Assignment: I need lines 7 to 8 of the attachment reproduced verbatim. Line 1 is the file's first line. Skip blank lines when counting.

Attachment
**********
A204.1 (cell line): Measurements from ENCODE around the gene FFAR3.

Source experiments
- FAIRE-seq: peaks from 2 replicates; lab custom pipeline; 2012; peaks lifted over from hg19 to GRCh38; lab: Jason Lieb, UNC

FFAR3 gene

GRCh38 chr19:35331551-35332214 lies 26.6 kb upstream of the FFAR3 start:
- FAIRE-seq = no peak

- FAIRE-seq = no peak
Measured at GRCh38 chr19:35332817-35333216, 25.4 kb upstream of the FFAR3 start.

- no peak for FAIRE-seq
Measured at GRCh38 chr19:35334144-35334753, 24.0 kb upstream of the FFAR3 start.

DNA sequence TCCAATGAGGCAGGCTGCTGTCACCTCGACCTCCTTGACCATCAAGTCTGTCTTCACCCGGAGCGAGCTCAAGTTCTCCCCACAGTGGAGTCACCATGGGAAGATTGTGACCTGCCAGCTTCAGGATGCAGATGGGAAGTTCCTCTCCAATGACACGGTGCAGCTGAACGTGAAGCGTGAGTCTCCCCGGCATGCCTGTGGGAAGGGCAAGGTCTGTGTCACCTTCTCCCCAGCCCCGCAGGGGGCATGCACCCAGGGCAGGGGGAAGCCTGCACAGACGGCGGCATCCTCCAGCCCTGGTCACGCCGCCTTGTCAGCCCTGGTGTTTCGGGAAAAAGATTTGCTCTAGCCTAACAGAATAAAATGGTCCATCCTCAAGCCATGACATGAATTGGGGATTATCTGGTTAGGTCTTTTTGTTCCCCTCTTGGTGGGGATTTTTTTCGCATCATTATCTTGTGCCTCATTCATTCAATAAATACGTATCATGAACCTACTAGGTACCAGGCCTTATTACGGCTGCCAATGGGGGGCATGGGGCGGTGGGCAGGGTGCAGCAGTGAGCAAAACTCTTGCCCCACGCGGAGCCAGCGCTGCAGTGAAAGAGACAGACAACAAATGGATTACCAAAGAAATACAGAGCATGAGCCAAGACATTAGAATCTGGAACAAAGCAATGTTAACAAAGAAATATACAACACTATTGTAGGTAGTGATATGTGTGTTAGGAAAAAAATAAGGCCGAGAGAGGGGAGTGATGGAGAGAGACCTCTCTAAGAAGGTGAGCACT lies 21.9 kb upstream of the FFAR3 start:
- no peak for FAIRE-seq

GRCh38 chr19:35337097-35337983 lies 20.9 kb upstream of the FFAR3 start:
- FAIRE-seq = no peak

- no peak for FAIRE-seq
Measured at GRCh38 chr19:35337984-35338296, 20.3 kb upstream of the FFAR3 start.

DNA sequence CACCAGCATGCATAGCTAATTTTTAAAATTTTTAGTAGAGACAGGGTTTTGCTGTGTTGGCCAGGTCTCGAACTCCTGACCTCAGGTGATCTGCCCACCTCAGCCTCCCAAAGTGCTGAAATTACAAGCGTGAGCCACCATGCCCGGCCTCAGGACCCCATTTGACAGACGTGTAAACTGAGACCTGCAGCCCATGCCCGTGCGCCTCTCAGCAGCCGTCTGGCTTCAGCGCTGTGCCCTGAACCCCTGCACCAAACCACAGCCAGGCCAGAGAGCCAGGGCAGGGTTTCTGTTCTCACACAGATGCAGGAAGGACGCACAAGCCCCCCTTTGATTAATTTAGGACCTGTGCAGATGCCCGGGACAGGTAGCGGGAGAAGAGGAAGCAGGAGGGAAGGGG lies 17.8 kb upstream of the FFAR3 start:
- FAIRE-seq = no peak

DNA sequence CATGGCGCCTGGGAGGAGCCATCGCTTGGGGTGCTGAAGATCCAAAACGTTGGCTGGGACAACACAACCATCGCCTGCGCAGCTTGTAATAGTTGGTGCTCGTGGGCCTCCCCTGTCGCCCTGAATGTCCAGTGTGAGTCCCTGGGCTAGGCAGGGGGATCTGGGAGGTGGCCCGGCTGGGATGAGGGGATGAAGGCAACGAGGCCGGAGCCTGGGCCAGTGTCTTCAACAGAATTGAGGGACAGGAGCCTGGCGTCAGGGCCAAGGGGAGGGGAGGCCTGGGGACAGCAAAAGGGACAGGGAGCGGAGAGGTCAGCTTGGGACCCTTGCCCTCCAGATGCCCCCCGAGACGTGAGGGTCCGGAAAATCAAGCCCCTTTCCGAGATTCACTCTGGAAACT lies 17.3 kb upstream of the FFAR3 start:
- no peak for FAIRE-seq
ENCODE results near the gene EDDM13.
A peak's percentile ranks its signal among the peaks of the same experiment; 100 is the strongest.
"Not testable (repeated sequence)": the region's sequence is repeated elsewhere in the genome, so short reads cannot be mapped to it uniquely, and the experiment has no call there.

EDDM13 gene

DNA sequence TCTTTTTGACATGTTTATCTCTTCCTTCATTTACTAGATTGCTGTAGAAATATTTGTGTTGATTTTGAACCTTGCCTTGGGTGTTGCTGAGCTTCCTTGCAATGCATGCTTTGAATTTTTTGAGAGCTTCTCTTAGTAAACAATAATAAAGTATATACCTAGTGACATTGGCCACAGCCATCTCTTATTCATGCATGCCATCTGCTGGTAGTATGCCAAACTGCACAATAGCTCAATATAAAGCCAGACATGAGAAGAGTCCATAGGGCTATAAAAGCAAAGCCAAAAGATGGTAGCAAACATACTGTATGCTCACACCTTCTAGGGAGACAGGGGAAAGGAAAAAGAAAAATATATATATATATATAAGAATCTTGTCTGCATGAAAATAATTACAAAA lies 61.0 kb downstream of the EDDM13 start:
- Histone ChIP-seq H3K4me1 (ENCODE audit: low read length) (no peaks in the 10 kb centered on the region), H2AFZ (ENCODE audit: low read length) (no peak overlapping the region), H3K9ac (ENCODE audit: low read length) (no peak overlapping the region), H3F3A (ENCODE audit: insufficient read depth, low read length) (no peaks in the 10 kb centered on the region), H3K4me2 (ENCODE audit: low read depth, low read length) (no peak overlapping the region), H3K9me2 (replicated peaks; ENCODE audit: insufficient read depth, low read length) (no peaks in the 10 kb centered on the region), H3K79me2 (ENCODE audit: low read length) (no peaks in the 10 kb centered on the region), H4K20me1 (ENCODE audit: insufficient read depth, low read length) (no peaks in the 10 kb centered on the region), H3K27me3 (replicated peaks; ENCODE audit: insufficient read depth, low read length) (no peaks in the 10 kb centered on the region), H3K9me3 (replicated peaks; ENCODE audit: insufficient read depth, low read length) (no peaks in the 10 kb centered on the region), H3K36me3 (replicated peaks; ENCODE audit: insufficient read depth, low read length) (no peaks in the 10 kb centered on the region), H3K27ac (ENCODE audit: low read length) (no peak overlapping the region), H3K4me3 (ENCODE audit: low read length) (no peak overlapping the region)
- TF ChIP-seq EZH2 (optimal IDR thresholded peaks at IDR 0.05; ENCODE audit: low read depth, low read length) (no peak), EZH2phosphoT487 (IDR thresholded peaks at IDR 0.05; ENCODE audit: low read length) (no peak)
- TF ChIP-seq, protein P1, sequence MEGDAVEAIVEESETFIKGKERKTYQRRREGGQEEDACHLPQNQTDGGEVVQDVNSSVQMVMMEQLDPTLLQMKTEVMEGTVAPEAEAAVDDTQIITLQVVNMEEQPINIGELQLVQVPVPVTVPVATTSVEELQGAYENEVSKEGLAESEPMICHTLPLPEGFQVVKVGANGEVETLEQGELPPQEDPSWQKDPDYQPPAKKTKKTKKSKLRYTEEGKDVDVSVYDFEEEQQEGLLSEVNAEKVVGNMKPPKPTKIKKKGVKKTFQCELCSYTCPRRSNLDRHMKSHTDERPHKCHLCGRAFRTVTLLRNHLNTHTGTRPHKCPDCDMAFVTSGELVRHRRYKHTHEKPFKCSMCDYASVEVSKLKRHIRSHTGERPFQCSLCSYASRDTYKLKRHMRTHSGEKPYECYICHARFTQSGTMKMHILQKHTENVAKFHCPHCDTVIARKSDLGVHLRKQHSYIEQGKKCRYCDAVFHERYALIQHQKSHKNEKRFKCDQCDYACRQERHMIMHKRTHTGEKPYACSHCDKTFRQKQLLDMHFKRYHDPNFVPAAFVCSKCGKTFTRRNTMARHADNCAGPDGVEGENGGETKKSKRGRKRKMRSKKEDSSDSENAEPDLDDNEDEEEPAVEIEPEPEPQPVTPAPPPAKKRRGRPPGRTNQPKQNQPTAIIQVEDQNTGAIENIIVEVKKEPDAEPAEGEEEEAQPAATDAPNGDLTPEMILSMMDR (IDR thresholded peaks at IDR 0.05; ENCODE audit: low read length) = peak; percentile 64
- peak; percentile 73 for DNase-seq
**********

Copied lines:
- FAIRE-seq = no peak
Measured at GRCh38 chr19:35332817-35333216, 25.4 kb upstream of the FFAR3 start.